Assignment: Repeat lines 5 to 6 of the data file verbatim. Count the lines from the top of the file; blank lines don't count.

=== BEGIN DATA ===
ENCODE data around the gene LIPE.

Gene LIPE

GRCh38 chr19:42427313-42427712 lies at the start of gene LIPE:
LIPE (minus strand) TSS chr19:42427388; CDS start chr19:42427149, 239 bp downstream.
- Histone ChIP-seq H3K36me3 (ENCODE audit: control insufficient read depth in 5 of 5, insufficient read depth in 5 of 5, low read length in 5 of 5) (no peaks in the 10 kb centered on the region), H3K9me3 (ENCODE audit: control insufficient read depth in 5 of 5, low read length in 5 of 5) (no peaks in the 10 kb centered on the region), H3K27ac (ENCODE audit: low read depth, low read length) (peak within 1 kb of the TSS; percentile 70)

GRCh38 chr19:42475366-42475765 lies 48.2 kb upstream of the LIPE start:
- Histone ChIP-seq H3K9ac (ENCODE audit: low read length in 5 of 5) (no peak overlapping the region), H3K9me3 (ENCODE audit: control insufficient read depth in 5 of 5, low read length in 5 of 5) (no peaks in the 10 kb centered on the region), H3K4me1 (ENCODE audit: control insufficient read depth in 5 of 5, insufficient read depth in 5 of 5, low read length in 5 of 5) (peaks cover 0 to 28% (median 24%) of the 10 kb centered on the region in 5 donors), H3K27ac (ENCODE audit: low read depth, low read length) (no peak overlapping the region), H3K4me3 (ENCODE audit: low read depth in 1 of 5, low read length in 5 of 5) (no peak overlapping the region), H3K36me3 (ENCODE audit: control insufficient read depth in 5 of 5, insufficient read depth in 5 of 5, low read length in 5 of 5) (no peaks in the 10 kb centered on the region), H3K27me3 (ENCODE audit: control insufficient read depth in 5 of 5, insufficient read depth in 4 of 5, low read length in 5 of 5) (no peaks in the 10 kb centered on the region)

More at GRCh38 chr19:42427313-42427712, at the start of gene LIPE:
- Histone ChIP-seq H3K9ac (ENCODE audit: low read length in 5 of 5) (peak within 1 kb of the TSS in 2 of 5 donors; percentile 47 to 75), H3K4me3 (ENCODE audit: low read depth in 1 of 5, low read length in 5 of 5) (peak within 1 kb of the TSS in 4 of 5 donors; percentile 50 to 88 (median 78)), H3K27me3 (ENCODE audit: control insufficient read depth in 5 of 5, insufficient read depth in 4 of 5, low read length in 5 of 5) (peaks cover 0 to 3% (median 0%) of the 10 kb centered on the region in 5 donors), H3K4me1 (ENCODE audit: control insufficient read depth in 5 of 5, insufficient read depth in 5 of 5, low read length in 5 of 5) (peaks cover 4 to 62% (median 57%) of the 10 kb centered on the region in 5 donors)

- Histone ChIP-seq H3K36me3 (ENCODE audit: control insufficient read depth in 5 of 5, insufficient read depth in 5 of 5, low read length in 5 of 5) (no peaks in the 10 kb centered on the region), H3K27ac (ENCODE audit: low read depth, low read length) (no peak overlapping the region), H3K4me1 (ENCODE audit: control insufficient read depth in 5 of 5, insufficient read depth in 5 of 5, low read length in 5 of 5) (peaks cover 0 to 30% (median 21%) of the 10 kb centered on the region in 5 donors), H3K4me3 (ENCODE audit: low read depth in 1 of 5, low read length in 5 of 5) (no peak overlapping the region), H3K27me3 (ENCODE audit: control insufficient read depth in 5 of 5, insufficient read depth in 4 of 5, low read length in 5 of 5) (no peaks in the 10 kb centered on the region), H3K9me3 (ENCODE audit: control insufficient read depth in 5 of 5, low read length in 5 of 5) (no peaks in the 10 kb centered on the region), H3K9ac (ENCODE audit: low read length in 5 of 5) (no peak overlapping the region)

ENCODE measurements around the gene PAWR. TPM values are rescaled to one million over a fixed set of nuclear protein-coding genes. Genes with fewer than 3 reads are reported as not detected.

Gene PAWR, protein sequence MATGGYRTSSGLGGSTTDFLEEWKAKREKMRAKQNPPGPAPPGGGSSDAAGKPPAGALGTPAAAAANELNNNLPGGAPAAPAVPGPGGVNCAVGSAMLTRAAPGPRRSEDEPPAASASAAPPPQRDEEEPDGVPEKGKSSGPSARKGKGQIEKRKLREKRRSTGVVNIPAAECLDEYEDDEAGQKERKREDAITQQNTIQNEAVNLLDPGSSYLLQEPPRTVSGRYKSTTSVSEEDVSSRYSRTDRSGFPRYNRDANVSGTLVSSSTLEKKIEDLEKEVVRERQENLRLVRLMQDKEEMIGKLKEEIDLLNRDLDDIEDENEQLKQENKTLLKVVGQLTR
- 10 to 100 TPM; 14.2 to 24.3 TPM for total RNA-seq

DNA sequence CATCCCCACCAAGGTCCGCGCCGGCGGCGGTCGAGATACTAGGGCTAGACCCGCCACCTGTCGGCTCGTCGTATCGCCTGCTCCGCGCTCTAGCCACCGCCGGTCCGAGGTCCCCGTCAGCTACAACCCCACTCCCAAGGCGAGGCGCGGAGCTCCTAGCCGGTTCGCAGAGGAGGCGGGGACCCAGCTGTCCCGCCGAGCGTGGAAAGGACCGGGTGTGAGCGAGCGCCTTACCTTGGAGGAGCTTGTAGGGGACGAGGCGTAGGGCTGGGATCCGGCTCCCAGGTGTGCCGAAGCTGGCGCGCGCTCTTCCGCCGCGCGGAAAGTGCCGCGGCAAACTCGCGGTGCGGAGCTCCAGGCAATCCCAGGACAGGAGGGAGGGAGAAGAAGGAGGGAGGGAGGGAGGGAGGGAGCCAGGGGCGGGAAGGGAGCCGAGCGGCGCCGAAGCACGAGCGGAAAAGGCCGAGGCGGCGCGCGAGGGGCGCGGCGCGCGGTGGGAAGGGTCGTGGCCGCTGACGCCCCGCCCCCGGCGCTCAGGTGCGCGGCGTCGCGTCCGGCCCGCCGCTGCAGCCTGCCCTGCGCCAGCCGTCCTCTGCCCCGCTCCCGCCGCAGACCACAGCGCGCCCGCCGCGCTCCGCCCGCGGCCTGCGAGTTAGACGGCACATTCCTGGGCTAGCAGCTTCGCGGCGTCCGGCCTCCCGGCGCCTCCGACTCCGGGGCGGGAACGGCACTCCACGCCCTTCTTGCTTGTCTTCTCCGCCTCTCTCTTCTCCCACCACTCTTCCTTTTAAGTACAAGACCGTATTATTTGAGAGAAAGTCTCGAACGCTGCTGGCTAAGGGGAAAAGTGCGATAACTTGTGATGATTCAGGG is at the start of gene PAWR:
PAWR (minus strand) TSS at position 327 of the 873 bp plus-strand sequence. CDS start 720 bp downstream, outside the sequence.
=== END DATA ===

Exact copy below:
- Histone ChIP-seq H3K36me3 (ENCODE audit: control insufficient read depth in 5 of 5, insufficient read depth in 5 of 5, low read length in 5 of 5) (no peaks in the 10 kb centered on the region), H3K9me3 (ENCODE audit: control insufficient read depth in 5 of 5, low read length in 5 of 5) (no peaks in the 10 kb centered on the region), H3K27ac (ENCODE audit: low read depth, low read length) (peak within 1 kb of the TSS; percentile 70)

GRCh38 chr19:42475366-42475765 lies 48.2 kb upstream of the LIPE start: